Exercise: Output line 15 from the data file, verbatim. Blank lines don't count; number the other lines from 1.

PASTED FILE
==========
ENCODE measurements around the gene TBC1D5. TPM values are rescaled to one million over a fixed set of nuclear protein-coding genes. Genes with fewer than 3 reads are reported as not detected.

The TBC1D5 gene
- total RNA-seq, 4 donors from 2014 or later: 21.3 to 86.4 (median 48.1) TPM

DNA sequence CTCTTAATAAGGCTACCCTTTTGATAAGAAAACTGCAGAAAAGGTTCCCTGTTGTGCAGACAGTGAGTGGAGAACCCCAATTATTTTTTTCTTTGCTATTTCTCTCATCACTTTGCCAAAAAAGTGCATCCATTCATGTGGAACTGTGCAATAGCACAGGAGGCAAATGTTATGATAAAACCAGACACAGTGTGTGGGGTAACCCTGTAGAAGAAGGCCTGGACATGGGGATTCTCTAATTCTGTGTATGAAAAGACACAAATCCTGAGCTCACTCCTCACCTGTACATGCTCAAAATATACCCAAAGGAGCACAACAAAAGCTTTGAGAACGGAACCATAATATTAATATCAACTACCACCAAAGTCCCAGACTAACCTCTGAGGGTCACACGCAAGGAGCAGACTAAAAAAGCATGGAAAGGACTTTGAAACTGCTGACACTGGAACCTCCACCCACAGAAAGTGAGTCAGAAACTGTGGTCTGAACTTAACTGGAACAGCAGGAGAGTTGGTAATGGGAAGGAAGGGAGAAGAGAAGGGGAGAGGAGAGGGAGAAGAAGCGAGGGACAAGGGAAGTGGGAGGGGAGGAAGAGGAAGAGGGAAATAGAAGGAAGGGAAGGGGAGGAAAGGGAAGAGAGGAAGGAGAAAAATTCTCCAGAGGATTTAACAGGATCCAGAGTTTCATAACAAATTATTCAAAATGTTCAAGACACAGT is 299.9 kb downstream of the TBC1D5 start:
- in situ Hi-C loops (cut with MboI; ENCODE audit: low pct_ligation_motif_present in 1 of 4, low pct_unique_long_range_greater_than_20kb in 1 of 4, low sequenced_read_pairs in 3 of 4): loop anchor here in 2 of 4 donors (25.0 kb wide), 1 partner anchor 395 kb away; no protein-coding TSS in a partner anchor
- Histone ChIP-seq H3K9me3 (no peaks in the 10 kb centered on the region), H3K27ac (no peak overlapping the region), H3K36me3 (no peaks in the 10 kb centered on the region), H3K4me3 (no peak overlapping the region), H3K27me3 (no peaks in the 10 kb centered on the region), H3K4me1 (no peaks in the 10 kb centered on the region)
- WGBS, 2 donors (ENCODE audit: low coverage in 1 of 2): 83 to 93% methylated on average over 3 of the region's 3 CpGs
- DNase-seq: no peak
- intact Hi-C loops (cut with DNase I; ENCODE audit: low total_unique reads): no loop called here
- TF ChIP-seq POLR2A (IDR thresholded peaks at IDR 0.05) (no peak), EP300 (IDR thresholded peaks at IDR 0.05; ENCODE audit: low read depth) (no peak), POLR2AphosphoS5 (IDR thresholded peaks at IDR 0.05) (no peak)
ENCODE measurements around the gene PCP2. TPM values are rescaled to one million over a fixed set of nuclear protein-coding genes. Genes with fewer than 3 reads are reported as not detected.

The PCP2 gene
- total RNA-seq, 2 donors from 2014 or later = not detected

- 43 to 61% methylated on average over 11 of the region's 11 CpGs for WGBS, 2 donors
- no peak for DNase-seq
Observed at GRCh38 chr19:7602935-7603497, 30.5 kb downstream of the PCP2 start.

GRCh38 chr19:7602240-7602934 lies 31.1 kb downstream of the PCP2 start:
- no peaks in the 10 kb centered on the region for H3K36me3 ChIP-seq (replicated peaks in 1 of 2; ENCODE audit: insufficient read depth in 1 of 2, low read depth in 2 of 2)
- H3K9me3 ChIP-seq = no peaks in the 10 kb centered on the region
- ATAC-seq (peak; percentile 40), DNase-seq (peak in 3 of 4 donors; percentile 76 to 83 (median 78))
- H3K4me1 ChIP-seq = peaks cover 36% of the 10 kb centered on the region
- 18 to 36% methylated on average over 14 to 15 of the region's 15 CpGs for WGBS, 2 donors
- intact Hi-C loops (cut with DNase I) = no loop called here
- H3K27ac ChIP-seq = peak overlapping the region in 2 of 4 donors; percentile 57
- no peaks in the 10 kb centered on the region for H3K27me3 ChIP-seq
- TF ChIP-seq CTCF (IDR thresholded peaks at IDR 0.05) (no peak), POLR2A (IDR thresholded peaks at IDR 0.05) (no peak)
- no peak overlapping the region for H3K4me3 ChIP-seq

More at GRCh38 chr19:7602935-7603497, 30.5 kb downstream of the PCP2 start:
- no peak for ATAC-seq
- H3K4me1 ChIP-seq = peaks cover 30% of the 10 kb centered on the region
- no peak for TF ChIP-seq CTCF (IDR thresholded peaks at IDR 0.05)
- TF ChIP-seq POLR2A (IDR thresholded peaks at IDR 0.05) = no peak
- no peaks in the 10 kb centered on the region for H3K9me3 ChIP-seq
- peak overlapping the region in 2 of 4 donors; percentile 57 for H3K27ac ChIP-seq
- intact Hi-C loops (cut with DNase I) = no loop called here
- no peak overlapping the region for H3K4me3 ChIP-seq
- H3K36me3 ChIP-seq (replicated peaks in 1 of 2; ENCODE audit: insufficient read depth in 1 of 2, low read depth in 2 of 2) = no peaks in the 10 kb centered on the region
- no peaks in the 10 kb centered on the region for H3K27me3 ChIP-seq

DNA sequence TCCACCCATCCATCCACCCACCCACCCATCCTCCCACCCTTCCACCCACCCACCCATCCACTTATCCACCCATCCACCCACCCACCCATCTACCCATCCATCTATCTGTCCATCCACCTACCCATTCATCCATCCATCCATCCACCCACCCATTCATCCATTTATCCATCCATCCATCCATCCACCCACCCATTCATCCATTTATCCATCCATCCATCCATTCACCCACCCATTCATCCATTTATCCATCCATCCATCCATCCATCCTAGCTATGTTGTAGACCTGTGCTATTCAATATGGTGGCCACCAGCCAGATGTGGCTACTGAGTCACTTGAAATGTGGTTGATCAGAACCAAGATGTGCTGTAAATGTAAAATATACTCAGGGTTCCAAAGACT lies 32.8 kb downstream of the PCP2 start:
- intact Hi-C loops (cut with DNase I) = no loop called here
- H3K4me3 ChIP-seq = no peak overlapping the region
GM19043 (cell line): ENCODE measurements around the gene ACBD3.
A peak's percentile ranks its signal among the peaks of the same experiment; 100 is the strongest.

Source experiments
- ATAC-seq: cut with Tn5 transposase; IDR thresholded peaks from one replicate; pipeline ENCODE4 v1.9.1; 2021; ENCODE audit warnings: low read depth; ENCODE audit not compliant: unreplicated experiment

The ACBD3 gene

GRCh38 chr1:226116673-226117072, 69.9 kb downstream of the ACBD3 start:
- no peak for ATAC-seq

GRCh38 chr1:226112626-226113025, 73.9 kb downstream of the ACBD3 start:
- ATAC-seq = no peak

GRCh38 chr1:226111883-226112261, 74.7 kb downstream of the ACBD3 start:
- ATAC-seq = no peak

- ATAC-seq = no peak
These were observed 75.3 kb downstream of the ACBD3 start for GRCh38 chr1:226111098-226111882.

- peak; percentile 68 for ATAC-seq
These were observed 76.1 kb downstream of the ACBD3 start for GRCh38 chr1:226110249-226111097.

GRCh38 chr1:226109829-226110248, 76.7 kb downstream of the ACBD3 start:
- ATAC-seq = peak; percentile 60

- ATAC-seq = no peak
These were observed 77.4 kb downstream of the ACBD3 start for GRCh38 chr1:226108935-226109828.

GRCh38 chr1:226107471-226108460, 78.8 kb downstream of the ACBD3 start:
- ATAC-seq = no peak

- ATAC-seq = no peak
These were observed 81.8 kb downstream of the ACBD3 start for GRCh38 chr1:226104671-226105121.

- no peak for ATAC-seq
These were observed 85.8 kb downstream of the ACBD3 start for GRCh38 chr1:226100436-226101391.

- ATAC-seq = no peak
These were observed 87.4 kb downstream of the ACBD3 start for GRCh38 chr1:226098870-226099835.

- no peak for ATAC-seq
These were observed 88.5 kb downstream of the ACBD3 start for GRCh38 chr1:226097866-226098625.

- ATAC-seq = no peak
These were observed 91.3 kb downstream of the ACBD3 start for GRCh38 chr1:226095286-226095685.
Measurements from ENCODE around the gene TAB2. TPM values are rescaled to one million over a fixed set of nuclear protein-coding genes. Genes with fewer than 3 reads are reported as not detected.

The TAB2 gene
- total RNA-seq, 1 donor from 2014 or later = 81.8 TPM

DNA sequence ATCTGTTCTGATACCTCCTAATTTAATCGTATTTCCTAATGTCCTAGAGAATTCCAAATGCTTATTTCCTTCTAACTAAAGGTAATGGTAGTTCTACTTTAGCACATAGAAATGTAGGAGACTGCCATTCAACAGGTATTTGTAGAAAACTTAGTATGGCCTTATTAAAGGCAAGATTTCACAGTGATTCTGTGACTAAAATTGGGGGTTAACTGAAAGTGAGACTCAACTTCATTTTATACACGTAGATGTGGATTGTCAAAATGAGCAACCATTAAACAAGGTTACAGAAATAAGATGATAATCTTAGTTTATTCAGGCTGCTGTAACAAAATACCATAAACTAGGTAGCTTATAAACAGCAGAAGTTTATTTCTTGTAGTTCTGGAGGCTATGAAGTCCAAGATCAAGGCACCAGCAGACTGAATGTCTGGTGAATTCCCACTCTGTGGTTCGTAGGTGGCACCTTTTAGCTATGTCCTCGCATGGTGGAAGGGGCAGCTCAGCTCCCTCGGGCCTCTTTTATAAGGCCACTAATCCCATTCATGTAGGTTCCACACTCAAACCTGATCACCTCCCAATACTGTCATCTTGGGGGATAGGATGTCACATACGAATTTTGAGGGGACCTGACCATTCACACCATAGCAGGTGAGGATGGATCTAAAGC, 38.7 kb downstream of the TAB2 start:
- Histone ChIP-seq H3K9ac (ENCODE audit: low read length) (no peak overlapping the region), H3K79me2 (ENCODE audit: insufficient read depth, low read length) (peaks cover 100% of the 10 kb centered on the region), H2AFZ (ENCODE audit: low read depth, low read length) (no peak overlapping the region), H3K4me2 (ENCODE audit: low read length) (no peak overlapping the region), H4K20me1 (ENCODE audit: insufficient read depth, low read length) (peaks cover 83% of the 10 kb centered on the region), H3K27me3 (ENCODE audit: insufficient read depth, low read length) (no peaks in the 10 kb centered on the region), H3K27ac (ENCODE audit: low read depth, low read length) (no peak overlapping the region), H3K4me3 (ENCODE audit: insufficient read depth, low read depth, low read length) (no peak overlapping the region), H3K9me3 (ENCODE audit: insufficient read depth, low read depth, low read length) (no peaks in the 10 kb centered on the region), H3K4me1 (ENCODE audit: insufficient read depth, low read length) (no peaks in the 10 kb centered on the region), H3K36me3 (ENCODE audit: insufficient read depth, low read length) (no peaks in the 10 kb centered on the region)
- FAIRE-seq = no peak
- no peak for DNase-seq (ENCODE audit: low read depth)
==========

- no peak for DNase-seq